Q: "I want to build a bumpout to my 2nd story kitchen. As you can see, it would be impracticable to extend the bumpout downward and build foundation footers. So I'm interested in cantilevering the bumpout so that I don't have to build a foundation. How far can you cantilever a bumpout?"
Q: How far can you cantilever a bumpout?
(c) Lee Wallender; Licensed to About.com
A: A bumpout is a micro-addition to a house that adds a few square feet and enhances an existing room. It does not create a separate room (though some will define a bumpout as such).
Normally, when you design any kind of addition--bumpout or otherwise--you decide what you need and then you build around it. But when you choose to cantilever your bumpout, you are letting the dimensions of your house's joists dictate the size of the bumpout.
Generally, bumpouts can be cantilevered a couple of feet. More than two feet is unusual.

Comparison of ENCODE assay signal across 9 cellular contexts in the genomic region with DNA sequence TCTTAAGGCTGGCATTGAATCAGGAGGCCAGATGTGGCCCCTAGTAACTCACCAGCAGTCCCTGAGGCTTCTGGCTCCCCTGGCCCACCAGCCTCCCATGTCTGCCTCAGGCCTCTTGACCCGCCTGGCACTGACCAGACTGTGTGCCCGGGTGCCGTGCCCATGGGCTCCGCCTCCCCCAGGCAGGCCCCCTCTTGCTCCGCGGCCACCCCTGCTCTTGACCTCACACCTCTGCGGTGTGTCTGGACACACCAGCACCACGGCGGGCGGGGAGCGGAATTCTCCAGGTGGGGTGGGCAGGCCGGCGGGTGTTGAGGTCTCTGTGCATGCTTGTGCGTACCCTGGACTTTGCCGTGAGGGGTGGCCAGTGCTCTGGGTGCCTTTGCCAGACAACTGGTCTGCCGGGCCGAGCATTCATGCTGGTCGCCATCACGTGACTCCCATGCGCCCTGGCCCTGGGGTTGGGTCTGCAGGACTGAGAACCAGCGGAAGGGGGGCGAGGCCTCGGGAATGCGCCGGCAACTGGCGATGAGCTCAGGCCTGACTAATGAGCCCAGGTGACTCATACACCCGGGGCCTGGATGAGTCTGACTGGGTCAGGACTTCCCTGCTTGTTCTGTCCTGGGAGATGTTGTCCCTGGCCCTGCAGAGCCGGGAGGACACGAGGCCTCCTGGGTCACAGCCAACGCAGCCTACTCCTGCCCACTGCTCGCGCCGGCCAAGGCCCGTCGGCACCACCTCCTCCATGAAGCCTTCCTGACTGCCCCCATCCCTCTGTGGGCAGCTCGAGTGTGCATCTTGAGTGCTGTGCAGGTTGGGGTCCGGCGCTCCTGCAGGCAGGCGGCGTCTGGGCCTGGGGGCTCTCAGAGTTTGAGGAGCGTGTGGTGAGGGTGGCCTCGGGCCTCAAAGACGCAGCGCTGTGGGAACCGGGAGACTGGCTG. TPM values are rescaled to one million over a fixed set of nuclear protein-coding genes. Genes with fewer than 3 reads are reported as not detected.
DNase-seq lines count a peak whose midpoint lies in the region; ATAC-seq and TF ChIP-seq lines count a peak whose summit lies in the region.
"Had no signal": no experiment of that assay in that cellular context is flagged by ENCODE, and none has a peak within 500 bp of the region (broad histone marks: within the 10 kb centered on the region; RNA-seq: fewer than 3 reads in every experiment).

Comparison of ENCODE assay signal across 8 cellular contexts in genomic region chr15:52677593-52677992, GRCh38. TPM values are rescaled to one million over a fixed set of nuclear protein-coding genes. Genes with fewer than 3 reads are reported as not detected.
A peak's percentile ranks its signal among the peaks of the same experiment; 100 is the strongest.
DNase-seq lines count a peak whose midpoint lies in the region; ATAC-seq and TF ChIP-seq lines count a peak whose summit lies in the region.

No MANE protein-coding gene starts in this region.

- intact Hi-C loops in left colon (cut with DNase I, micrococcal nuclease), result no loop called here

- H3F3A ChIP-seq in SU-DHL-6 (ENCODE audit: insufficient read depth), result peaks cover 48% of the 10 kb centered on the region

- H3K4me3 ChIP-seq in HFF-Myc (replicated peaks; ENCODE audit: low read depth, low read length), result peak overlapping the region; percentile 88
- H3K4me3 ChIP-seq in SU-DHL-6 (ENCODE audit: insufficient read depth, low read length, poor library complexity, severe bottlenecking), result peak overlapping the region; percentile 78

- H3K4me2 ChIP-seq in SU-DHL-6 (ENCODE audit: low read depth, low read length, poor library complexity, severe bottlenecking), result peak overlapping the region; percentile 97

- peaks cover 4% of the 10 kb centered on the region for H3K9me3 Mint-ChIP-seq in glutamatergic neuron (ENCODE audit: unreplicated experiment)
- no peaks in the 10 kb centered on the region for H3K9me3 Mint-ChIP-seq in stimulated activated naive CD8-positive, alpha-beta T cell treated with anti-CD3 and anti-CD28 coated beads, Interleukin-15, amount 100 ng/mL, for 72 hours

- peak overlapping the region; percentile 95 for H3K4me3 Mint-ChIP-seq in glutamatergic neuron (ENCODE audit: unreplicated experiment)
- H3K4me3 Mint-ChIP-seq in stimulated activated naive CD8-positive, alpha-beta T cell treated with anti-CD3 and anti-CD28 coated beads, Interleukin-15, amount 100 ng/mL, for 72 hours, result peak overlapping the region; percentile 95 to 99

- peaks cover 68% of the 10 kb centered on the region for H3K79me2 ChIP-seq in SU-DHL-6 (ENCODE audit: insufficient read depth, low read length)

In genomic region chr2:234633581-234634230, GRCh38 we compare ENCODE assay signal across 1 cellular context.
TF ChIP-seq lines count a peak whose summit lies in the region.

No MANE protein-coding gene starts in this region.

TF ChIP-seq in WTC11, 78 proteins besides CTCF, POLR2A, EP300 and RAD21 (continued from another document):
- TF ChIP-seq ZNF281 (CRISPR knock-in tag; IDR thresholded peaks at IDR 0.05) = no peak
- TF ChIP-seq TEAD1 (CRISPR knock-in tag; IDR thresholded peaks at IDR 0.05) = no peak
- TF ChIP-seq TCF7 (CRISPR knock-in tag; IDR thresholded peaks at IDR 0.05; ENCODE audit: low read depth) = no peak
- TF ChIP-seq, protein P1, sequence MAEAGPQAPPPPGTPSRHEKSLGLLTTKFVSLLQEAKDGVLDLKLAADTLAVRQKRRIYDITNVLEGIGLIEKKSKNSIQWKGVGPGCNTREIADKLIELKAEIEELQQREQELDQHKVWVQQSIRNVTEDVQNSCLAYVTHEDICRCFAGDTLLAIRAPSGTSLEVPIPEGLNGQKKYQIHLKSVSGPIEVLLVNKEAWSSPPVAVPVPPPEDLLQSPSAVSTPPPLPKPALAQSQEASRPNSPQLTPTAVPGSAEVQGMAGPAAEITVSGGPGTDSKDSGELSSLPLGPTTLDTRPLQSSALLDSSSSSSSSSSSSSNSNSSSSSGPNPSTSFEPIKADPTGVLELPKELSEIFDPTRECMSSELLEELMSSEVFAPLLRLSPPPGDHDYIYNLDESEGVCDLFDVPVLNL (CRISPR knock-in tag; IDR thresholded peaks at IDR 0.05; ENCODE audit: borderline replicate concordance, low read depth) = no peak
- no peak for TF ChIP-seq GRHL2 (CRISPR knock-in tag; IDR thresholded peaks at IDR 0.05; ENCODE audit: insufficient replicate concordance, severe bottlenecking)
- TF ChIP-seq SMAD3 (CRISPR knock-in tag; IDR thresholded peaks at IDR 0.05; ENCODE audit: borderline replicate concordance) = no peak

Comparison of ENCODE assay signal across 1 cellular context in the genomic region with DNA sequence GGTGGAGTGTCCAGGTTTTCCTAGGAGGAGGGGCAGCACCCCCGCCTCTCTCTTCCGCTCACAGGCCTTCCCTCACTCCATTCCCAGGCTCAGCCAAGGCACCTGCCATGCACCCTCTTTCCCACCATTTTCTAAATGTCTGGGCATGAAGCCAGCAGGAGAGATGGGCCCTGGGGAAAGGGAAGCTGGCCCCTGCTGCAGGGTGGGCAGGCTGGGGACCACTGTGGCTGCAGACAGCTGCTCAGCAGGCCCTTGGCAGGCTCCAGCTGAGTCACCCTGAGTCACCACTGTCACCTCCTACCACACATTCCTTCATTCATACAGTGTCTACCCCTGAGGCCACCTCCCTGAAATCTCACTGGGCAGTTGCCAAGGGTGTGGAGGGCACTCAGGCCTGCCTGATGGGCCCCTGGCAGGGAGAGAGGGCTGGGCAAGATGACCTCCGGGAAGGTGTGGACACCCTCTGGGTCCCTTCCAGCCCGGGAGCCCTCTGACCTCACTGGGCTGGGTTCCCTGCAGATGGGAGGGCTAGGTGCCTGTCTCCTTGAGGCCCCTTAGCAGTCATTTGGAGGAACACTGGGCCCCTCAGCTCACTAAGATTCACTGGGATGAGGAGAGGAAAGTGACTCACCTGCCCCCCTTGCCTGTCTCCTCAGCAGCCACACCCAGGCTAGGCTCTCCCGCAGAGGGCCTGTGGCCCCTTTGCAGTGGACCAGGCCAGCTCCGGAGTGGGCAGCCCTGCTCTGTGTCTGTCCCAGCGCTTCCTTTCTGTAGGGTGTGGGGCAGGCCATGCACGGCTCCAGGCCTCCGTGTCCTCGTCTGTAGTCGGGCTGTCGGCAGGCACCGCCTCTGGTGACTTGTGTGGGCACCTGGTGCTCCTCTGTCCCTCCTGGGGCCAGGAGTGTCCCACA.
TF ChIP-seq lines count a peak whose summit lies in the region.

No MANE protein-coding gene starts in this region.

To calculate how far you can go:
- Go into the basement, crawlspace, or any place where you may have exposed joists.
- Measure the depth of a joist. By depth, we mean the vertical measurement. For example, if a joist is a 2x10, it is the 10" part we are referring to. Stated and true measurements (also called "dressed dimension") of dimensional lumber are not the same. In this case, the true depth of a 10" joist is 9.25".
- Multiply joist depth by 4.
- 9.25 x 4 = 37. The resulting number is a rule of thumb for how far you can cantilever your bumpout.
For every foot that you cantilever outward, you'll need to sister twice that length along an existing joist. For example, if your bumpout cantilevers 2 feet, you have a minimum of 4 feet running alongside an existing joist.